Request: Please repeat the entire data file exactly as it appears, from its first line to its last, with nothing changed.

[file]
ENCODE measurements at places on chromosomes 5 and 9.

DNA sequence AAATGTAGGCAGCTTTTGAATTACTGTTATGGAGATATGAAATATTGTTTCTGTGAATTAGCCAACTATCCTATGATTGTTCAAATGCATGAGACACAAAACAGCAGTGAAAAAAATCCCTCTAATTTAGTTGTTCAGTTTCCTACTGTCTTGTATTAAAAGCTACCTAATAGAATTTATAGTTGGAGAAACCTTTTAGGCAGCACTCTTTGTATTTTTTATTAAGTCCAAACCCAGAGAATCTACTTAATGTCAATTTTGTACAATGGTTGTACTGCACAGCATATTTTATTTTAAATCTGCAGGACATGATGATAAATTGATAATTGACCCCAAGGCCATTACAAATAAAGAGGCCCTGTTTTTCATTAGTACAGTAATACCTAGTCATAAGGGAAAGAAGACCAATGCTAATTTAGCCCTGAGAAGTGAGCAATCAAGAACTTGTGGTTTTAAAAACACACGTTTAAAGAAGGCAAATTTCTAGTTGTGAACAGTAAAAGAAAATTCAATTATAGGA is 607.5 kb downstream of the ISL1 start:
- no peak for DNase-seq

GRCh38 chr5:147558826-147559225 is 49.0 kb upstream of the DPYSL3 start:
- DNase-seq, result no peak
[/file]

ENCODE measurements at places on chromosomes 5 and 9.

DNA sequence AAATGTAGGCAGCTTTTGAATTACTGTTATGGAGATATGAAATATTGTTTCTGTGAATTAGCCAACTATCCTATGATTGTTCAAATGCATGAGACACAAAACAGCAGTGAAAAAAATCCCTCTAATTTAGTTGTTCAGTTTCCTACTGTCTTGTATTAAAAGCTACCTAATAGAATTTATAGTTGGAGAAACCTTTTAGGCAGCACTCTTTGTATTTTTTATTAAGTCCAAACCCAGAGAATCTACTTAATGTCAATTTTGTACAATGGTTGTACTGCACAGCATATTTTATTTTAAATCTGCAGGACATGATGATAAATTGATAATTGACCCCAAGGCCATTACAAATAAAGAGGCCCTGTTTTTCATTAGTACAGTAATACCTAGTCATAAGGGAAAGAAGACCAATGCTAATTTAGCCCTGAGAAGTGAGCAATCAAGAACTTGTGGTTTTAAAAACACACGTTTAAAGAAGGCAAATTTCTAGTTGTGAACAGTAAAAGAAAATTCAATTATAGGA is 607.5 kb downstream of the ISL1 start:
- no peak for DNase-seq

GRCh38 chr5:147558826-147559225 is 49.0 kb upstream of the DPYSL3 start:
- DNase-seq, result no peak